Sixty  articles  in  five  Australian  women's  magazines  were  analysed  for  journalistic qualities,  metaphors,  narrative  features  and  accuracy  of  clinical  facts  related  to  risk, early  detection  and  treatment  of  breast  cancer.   The  stories  were  features,  news features or soft news stories.   The stories reflected the ‘good news’ editorial style of women's  magazines.   A  dominant  theme  in  the  stories  was  that  early  detection  of breast  cancer  is  crucial  and  equals  survival.   While  there  were  few  inaccuracies  in the stories there was little detail of treatment modalities, an emphasis on life style as a risk factor and a prevailing message that a genetic history of breast cancer means you will get it.   A major implication of the findings is that scientists, doctors and nurses, who provide information to women, must be aware of the goals of journalists and the educational  power  of  narrative  logic  of  stories  in  women's  magazines.  This understanding  can  help  to  broaden  the  boundaries  of  what  is  acceptable  and  not acceptable  information  statements  when  the  purpose  of  the  communication  is  to present an informative and appealing story to an audience.

This  study,  conducted  by  a  cross  disciplinary  team  using  quantitative  and  qualitative research  approaches,  also  suggests  how  the  articles  can  be  improved  through  slight changes  using  a  collaborative  rather  than  interventionist  information  flow  amongst sources,  journalists,  and  readers  that  support  the  magazine  communication  product and  process.  This  is  an  enriched  and  beneficial  communication  environment  that needs  to  be  acknowledged  and  supported  as  it  provides  women  with  the  opportunity of  reading  about  breast  health  and  breast  cancer  through  facts,  news  and  stories.

Finally,  the  research  team  believes  this  knowledge  can  also  be  used  to  develop accurate,  persuadable  and  appealing  breast  cancer  information  in  other  mass mediums.

This paper is based on an ARC funded research project Breast Cancer Media conducted by Janice Withnall, Lesley Wilkes, Barbara Beale, Marsha Durham and Jane Hobson University of Western Sydney, Rebecca Harris, University of Technology, Sydney, Kate White, Catholic University and Linda Kristjanson, Edith Cowan University
 

 

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Public Communication of Science and Technology

 

Breast cancer media
Accuracy, readability and rhetoric

Janice Withnall   University of Western Sydney

Sixty  articles  in  five  Australian  women's  magazines  were  analysed  for  journalistic qualities,  metaphors,  narrative  features  and  accuracy  of  clinical  facts  related  to  risk, early  detection  and  treatment  of  breast  cancer.   The  stories  were  features,  news features or soft news stories.   The stories reflected the ‘good news’ editorial style of women's  magazines.   A  dominant  theme  in  the  stories  was  that  early  detection  of breast  cancer  is  crucial  and  equals  survival.   While  there  were  few  inaccuracies  in the stories there was little detail of treatment modalities, an emphasis on life style as a risk factor and a prevailing message that a genetic history of breast cancer means you will get it.   A major implication of the findings is that scientists, doctors and nurses, who provide information to women, must be aware of the goals of journalists and the educational  power  of  narrative  logic  of  stories  in  women's  magazines.  This understanding  can  help  to  broaden  the  boundaries  of  what  is  acceptable  and  not acceptable  information  statements  when  the  purpose  of  the  communication  is  to present an informative and appealing story to an audience.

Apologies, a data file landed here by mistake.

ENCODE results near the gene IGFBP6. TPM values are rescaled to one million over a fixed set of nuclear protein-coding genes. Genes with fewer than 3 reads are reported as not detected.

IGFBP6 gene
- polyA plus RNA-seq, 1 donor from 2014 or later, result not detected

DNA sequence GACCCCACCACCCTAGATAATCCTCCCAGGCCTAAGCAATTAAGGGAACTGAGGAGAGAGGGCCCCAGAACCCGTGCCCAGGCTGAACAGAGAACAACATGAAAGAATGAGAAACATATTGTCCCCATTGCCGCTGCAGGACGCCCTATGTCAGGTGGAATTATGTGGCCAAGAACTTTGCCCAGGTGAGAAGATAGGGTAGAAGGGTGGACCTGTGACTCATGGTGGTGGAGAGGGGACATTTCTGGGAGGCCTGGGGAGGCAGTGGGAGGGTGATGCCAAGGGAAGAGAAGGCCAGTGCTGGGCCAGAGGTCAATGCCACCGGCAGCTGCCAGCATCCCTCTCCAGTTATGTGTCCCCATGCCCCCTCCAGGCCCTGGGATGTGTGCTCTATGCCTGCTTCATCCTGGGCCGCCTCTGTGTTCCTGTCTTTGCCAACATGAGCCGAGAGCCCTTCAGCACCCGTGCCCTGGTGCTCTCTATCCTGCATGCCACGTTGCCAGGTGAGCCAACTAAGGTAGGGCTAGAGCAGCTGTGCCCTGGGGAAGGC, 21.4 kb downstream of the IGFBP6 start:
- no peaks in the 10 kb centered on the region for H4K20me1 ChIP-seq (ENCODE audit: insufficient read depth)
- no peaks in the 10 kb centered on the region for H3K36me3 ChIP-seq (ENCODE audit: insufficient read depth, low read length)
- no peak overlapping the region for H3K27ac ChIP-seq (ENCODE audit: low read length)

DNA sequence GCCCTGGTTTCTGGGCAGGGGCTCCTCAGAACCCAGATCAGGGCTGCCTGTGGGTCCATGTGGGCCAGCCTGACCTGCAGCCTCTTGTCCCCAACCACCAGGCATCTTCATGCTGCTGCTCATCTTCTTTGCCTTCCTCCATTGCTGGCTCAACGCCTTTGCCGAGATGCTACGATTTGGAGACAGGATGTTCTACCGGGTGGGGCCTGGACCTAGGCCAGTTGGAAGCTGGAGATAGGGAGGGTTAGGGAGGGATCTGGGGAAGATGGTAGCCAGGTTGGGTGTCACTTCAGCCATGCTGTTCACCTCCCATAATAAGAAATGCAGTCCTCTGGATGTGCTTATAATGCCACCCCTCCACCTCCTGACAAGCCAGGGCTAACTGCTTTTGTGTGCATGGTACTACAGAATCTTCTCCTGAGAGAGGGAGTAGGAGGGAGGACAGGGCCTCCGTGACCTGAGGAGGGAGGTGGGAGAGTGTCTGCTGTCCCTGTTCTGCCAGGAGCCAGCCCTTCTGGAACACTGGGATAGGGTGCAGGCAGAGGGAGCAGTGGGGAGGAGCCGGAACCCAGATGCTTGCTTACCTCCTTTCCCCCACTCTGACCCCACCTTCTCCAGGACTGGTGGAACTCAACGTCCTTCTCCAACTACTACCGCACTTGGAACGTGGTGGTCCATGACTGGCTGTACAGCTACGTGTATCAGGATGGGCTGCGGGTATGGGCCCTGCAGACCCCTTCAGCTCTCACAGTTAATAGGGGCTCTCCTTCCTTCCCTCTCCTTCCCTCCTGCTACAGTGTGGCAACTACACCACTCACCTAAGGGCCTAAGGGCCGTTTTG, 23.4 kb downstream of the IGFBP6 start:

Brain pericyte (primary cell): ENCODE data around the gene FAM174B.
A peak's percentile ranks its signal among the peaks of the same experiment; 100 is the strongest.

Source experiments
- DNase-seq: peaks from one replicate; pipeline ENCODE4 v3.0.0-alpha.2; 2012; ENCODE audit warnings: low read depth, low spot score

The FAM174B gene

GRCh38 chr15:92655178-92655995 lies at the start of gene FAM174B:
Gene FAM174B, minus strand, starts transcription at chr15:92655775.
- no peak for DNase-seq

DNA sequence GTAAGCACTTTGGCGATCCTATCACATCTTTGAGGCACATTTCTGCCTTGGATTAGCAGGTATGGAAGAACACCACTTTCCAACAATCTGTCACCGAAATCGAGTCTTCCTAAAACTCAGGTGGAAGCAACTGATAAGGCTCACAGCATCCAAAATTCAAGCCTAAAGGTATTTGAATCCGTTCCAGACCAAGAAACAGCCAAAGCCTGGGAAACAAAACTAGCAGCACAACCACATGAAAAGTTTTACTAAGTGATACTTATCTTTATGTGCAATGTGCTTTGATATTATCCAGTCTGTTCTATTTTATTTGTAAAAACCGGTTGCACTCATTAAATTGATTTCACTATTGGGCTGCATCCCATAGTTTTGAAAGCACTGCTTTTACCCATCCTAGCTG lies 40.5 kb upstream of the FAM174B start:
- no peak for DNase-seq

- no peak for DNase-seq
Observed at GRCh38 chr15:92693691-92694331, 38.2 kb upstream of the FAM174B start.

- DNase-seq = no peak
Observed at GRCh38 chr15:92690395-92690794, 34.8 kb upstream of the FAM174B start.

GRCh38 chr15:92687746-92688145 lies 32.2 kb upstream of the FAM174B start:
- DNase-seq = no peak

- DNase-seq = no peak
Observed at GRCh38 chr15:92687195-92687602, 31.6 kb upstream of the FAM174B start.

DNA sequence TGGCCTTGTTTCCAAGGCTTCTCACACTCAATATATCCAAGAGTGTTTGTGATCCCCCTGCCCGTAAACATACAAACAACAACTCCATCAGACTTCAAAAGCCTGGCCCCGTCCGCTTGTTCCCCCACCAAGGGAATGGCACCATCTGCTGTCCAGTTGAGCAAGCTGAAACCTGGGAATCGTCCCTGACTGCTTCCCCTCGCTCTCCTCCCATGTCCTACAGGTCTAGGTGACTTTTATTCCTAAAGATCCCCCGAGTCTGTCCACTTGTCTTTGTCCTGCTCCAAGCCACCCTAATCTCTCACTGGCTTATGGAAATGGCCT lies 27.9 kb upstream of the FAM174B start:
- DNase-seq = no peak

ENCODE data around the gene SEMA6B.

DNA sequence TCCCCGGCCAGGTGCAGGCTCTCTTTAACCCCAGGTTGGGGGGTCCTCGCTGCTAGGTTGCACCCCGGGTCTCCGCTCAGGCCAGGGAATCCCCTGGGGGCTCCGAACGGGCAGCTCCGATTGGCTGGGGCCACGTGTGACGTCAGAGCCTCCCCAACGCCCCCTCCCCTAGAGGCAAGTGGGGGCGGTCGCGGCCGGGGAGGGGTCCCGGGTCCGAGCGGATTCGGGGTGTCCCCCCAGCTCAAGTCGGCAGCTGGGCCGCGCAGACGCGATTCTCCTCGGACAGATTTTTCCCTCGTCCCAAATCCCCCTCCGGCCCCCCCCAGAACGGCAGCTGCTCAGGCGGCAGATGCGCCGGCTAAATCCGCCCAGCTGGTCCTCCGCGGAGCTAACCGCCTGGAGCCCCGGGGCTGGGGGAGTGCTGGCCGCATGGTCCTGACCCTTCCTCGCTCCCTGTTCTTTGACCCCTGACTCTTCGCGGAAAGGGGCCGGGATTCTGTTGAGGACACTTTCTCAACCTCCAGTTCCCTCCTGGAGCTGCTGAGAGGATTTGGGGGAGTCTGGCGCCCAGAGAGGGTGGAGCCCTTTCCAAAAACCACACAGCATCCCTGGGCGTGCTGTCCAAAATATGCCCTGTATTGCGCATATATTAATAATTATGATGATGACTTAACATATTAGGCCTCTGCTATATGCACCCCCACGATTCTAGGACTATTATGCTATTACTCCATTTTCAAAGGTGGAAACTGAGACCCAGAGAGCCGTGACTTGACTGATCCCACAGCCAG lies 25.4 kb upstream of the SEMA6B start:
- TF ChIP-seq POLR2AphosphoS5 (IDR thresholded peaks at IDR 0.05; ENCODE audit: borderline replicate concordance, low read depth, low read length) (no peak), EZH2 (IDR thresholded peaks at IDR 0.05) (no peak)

This  study,  conducted  by  a  cross  disciplinary  team  using  quantitative  and  qualitative research  approaches,  also  suggests  how  the  articles  can  be  improved  through  slight changes  using  a  collaborative  rather  than  interventionist  information  flow  amongst sources,  journalists,  and  readers  that  support  the  magazine  communication  product and  process.  This  is  an  enriched  and  beneficial  communication  environment  that needs  to  be  acknowledged  and  supported  as  it  provides  women  with  the  opportunity of  reading  about  breast  health  and  breast  cancer  through  facts,  news  and  stories.

Finally,  the  research  team  believes  this  knowledge  can  also  be  used  to  develop accurate,  persuadable  and  appealing  breast  cancer  information  in  other  mass mediums.

This paper is based on an ARC funded research project Breast Cancer Media conducted by Janice Withnall, Lesley Wilkes, Barbara Beale, Marsha Durham and Jane Hobson University of Western Sydney, Rebecca Harris, University of Technology, Sydney, Kate White, Catholic University and Linda Kristjanson, Edith Cowan University
 

 

A copy of the full paper has not yet been submitted.

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